It was 1999. My boss was retiring and wanted to sell his equity shares before moving abroad. Our man mostly held bonds, deposits and post office savings. He had bought the shares on the recommendation of a friend. I tried to convince him to hold on if he did not need the money immediately. If he is reading this story, he would wish he did. I bought 200 shares of HDFC Ltd from him at the then market price of Rs 100 each.
Around the same time we bought a house in Navi Mumbai. After living there for over eight years, we found a house in an upcoming suburb, about 6 km from my then office, and in the lane next to the kids’ school. The price was beyond our budget and we needed a loan. We bought the property for Rs 20 lakh. We soon moved on, but we still own the place.
This is a story I do not tire telling anyone who cares to listen. So which was a better investment? The property or the equity share? The property was in an area that saw dramatic development over the years. New roads and infrastructure came about. Palm Beach Road became the signature stretch of Navi Mumbai, and with a new airport coming up, property prices appreciated in response. The property is worth Rs 2 crore as we write—a neighbour sold a similar house for that price.
My father-in-law would have been pleased. He persuaded us to buy it and told us one never loses money in property. He would, however, not let us sell it even at this price. But the house is now really old. The construction business has changed over time. People now use marble and granite; windows have glass not grills; bathroom fittings are fancy; new developments have gardens and play areas; and households need at least two parking slots. Our house will not tick any of these boxes, but there will be buyers if we tried hard and persisted.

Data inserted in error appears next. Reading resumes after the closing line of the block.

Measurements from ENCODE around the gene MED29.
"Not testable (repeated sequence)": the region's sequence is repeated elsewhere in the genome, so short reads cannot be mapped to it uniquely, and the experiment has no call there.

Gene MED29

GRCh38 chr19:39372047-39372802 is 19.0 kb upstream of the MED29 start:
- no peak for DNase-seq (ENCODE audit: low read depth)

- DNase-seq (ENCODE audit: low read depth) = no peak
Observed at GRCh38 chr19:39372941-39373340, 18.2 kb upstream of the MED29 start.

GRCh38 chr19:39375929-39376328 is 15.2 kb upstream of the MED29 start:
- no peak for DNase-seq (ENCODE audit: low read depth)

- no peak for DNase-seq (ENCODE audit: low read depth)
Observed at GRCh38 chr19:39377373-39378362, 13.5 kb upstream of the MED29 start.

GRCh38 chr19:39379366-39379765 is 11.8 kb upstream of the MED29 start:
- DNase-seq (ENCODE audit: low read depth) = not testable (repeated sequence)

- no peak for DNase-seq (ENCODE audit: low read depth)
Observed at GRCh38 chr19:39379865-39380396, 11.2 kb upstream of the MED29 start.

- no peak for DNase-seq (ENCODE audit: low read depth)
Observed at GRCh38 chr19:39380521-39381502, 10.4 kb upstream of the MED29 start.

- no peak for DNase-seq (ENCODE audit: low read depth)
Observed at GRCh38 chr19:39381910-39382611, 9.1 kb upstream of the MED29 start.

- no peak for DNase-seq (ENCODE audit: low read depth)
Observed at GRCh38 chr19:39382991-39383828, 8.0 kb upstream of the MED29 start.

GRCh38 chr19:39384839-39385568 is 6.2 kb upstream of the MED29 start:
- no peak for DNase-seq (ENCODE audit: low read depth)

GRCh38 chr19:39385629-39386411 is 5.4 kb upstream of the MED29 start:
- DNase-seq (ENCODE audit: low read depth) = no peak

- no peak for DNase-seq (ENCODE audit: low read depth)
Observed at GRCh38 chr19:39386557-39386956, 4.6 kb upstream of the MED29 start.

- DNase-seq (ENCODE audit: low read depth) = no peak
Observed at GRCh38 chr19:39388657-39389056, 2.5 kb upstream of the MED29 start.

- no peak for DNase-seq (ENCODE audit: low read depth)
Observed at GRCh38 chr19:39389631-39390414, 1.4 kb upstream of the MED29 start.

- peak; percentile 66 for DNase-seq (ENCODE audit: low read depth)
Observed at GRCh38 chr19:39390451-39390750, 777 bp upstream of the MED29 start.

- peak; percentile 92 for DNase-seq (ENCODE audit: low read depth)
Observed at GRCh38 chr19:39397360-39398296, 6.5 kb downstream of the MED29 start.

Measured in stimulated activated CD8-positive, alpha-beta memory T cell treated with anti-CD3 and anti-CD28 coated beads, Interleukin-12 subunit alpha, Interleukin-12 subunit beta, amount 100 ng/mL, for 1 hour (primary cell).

Our investment in the shares of HDFC Ltd paid us dividends every year. The shares split further and bonus shares were offered. Without an additional rupee of investment, we now own 2,500 equity shares. At the current market price of Rs 2,300, this investment is worth Rs 57.5 lakh. That is a compounded return of 32 % per annum over 20 years.
Why do we love the property market? There is a constant demand as owning a house is aspirational. People buy a house earlier in their lives now than before, because they earn well and can pay EMIs. As incomes increase, people buy more than one house. There is an emotional bond with the house.
What does a company like HDFC, which looks at the same things I just listed, do? It recognises that the market for home loans is large. It knows that higher incomes mean bigger loans and better rep ..
Information Courtesy: economictimes